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Hi Jack, you’ve got to remember that we’re talking about words here.The concept "Pantheistic God" perfectly fits the definition of something that is a “being” but not an “entity.” That’s all that matters in the universe of discourse created by this particular Moo T question. from Vancouver (vide infra), in that I affirm his interpretation of "distinct." This is, however, as the Brits used to say, a nice question, and reasonable people (also vide infra) may disagree about the answer.I played Moo T at a dinner party this weekend and it was the first game I really enjoyed. I have no issues with using the COD as the rule for the game, but this one is a bit too "lawyerly". I actually like this type of question — even though it might seem too lawyerly — because it does make a distinction between words that otherwise would seem to be exact synonyms.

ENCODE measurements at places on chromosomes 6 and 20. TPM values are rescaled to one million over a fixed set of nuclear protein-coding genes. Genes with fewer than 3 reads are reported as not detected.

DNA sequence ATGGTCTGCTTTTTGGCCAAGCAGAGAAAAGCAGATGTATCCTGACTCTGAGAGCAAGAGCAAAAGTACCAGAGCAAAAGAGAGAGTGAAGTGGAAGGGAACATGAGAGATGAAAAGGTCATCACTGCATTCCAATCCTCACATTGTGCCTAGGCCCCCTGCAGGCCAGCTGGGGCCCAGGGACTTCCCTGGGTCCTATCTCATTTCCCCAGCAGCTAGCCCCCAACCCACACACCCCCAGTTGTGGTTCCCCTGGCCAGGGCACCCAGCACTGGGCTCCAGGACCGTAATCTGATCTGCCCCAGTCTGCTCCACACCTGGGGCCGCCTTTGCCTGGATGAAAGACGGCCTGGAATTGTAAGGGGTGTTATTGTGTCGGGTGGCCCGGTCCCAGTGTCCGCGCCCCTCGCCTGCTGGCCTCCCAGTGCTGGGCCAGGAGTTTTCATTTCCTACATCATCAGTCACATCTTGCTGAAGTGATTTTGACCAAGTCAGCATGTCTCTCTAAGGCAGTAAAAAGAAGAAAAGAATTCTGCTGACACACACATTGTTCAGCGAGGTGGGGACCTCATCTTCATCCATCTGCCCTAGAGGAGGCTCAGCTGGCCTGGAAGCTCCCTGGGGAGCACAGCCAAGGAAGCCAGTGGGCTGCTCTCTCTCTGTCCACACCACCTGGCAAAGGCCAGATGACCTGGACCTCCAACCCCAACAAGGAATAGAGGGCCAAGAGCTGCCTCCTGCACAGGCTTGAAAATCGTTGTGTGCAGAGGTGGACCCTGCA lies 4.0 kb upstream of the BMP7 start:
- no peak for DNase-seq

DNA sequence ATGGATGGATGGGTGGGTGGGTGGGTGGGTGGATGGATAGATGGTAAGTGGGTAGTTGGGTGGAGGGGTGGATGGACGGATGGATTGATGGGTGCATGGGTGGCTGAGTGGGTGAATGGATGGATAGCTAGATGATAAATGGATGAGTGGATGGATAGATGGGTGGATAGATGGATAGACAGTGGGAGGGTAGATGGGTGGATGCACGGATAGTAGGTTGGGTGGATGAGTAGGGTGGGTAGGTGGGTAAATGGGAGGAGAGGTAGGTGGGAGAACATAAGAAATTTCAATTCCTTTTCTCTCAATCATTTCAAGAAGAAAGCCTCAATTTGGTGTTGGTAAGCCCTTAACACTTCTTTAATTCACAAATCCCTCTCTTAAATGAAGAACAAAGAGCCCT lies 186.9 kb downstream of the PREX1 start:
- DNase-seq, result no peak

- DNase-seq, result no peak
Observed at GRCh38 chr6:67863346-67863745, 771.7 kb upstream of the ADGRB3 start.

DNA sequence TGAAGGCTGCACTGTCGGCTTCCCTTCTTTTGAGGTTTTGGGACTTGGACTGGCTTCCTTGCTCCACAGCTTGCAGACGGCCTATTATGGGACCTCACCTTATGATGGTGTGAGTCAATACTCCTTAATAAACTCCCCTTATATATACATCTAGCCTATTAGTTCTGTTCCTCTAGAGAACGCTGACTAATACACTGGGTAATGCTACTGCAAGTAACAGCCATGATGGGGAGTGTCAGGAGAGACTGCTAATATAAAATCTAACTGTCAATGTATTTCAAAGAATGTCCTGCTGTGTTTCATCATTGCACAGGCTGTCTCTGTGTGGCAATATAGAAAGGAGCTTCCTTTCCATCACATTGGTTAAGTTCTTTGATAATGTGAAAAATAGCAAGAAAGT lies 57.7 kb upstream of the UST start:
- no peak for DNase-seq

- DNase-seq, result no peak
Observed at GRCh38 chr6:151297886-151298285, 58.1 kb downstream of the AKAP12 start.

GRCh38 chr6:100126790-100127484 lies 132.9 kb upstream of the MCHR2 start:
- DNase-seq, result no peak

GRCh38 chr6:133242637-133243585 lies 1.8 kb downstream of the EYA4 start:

PS I have recommended it to several friends, and I know one bought it right away. A possible example of something that has an indistinct existence is Schrödinger's cat, an imagined being that is both dead and alive at the same instant.
In a world where there is nothing but God, there's nothing left to distinguish him from.
One of our assumptions about a world in which the idea of "distinguish" or "distinct" exist, is that there are things to distinguish.
(Now, for my statement to be true, I have to concede we would all have to agree that imaginary cats can be spoken of as having existence.
As you can see, your question opens up all sorts of cans of worms.) I don't know.